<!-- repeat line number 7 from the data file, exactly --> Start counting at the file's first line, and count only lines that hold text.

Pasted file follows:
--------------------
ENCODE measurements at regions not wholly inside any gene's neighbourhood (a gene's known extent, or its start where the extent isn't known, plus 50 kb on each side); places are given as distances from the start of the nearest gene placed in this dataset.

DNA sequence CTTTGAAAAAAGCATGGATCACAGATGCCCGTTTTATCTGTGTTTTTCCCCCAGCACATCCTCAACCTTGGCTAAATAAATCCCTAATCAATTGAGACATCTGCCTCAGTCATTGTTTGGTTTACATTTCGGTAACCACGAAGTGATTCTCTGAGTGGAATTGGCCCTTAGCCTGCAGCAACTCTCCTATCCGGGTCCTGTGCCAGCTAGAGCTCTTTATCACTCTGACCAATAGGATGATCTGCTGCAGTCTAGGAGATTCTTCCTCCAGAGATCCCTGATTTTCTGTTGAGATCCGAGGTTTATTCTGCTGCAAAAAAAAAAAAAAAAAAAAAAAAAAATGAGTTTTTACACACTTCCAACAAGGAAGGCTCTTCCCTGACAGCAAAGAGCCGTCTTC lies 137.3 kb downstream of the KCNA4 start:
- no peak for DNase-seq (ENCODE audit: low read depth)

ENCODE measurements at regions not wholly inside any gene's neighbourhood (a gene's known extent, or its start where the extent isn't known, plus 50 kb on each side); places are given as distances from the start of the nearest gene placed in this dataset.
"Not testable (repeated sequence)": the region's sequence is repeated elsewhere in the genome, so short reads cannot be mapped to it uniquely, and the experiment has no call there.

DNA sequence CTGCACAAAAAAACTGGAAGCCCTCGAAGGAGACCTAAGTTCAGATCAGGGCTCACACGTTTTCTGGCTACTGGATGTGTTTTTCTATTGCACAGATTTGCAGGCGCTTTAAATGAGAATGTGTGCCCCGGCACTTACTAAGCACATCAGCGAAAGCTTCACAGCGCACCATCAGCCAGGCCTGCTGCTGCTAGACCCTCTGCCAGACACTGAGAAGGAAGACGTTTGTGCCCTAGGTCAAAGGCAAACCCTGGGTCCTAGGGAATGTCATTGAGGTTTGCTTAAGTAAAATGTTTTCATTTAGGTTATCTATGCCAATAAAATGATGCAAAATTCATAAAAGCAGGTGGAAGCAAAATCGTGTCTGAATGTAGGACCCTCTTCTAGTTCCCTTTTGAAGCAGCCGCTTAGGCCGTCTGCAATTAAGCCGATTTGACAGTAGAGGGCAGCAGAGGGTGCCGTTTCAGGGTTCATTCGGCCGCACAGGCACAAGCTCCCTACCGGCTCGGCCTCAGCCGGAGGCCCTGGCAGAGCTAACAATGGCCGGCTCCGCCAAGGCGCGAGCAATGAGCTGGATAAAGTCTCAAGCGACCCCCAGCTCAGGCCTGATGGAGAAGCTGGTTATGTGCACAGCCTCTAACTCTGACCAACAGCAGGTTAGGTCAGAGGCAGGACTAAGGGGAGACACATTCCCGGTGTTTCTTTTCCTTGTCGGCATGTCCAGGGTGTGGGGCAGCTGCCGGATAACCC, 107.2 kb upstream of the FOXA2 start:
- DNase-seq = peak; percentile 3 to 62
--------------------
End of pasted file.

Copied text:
- DNase-seq = peak; percentile 3 to 62